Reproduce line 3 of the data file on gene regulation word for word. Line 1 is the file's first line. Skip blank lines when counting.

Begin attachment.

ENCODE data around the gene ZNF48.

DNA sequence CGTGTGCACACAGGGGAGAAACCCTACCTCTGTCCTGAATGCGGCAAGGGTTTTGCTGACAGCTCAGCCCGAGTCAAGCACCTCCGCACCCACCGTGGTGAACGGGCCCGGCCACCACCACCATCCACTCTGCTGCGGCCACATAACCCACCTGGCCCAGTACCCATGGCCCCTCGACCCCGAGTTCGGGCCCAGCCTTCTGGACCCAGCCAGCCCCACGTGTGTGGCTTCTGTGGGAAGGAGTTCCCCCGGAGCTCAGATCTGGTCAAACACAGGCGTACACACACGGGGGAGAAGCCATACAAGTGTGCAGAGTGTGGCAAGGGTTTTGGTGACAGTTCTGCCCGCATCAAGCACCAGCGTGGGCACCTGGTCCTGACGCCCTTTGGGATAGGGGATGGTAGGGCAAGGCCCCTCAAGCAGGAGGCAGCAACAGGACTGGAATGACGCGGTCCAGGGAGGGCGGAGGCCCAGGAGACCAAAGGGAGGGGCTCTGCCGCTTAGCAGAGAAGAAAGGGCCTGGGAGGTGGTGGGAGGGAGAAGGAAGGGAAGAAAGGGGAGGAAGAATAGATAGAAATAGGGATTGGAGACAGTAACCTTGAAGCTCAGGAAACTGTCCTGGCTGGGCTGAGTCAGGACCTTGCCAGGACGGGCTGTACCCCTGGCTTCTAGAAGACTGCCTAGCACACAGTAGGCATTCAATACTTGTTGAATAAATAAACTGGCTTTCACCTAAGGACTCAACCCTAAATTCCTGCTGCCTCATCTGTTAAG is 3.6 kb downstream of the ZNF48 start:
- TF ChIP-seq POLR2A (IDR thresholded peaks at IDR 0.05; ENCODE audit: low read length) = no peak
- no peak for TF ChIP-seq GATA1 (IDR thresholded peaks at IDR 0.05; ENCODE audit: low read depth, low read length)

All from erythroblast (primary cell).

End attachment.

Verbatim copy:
- TF ChIP-seq POLR2A (IDR thresholded peaks at IDR 0.05; ENCODE audit: low read length) = no peak